When someone we care about goes through the pain of loss, we naturally want to support them and make sure they know we are here to help them through this difficult time. But it can be hard to know what to say and do, especially if you have never experienced something like this before. This guide will help you know what to say and do, as well as give you memorial ideas, if someone you love has experienced the loss of a loved one so you can effectively show your support.
Saying “I am sorry”
The death of a loved one can be an incredibly difficult time for family and friends. It is so important to show support during these times of grief by sending letters or emails, calling, or visiting in person. When speaking with someone who has lost someone close, try saying I’m sorry sincerely. This will help them know you sympathize with their loss and are there for them if they need anything. Even if it is not your loved one who has passed away, always ask permission before sending flowers or other gifts when someone has experienced tragedy in their life. This shows respect for how much they have been affected by their loss and may even prevent uncomfortable moments when others wonder why you did not offer similar gestures when they experienced heartbreak in their lives too.
Offer ongoing support
Most importantly, let them know you’re there for them. It may not feel like you can fix what happened or fix their pain, but they need to know that you care and want to be there for them. In her book, On Death and Dying, Elizabeth Kubler-Ross states that in helping people through grief, it is important not only to offer support in concrete ways but also by simply being with [them]. What does that mean? You might listen attentively while your friend shares memories of a lost loved one. But in any situation where you can be present with your loved one — without offering false platitudes — that is support in its purest form.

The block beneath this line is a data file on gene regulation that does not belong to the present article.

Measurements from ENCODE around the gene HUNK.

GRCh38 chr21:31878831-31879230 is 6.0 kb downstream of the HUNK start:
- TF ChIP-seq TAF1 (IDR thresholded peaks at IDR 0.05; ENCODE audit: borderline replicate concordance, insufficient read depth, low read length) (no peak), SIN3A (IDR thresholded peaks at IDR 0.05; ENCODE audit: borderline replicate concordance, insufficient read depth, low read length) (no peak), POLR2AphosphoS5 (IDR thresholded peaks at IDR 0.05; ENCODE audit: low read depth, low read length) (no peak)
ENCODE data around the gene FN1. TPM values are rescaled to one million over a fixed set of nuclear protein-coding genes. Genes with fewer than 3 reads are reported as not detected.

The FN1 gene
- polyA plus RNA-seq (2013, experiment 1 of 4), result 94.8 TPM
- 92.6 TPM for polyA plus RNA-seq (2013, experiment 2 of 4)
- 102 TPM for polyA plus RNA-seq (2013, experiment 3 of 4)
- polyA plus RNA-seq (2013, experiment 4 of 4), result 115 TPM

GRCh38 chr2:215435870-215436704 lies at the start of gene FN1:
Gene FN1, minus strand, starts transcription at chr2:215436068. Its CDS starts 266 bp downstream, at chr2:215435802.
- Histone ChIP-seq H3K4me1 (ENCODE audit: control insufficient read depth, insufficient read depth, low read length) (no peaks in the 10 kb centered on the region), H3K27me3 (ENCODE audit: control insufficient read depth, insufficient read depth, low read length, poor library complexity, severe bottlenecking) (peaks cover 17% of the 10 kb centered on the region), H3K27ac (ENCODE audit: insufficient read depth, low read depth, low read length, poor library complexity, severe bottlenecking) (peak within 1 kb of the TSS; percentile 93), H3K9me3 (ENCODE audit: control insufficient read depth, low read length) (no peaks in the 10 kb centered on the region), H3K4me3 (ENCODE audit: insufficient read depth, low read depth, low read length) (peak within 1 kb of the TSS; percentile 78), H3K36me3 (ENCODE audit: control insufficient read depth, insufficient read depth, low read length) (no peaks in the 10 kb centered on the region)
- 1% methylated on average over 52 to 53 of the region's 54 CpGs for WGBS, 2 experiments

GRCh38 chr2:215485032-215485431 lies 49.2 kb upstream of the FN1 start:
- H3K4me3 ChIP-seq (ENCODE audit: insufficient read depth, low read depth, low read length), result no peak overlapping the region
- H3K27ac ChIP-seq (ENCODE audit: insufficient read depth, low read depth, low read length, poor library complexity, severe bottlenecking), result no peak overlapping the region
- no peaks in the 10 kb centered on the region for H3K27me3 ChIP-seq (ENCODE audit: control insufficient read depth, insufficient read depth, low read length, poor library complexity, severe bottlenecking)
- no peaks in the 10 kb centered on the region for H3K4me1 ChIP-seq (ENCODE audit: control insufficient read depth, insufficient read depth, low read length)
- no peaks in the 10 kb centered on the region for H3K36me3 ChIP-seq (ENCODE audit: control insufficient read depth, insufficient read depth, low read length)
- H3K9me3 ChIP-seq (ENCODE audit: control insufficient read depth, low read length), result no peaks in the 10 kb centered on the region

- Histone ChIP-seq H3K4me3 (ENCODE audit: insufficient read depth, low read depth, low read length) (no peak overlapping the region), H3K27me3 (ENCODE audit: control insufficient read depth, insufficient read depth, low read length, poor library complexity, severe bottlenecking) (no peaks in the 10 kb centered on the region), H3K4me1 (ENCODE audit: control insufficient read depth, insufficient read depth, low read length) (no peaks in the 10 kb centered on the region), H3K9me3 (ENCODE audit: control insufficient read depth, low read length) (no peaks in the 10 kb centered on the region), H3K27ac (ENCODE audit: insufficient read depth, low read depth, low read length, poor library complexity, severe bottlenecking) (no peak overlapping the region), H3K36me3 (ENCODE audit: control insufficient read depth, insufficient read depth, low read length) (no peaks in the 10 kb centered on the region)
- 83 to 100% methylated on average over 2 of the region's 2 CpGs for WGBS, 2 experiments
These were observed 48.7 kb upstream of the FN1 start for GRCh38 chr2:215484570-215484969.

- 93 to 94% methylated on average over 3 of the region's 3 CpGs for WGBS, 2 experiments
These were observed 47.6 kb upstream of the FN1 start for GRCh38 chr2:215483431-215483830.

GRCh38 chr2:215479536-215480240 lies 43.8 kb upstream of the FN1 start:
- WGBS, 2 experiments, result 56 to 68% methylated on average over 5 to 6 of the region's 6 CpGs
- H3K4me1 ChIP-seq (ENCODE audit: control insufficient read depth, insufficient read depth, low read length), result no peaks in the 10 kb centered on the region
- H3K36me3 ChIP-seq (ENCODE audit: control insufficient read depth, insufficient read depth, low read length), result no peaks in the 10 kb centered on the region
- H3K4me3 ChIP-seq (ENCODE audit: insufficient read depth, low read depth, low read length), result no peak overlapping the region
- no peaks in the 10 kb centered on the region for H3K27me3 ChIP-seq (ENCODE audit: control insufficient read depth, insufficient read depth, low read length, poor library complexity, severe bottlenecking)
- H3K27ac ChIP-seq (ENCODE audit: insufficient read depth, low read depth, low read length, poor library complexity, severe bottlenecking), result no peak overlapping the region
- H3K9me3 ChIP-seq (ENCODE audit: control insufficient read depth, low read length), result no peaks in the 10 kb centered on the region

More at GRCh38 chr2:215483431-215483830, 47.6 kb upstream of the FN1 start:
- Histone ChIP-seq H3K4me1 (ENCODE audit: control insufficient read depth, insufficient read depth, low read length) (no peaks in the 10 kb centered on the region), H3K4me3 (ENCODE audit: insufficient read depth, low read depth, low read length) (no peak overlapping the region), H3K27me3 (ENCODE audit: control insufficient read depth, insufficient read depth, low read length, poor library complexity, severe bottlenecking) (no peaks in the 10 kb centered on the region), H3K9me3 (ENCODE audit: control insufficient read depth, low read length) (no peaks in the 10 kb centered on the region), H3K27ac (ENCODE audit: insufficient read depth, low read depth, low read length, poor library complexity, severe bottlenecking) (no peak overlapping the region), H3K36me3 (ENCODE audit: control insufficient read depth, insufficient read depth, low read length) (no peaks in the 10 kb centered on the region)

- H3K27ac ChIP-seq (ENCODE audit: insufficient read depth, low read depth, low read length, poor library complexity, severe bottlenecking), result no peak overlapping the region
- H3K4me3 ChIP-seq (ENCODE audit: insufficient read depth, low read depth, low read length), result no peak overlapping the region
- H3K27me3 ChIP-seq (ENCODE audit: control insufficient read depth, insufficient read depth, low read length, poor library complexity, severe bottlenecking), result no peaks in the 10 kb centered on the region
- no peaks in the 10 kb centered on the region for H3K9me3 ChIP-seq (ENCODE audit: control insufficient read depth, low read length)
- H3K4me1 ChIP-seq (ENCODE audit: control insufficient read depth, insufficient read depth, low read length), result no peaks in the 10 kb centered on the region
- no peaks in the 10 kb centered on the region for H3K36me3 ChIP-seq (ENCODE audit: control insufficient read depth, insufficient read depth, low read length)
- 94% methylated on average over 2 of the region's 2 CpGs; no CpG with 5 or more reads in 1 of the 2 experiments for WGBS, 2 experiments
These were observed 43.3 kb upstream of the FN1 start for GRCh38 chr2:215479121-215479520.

Listen when they need to talk
Being there for someone who is grieving means listening when they need to talk, without interrupting or minimizing their feelings. This means spending time with them, even if you are not sure what to say. Listen intently and repeat back whatever you think is important. This shows that you care and are trying your best to understand what they are going through. You can also help by telling stories about experiences where others have had similar things happen. This will help them know that they are not alone in their grief, but it can also make them feel better by showing them that others have made it through situations like theirs.
Give sympathy gifts
When a loved one is grieving, it can be hard to know what kind of support they need. In some cases, friends and family will bring food. In others, they will offer help with chores around the house. Unique remembrance gifts from Laurelbox provide a personal touch for these types of situations. Whatever your loved one needs from you during their time of mourning, make sure that you show that you care through thoughtful gifts and gestures. Most importantly: Be flexible. Grief is not something that follows rules or guidelines — your friend might not feel like going out for dinner today, but they might want pizza tomorrow — so follow their lead when it comes to your support.
You never want to add to someone’s sorrow, but you can be there for them in their time of need. Offer them sympathy and support when they need it most.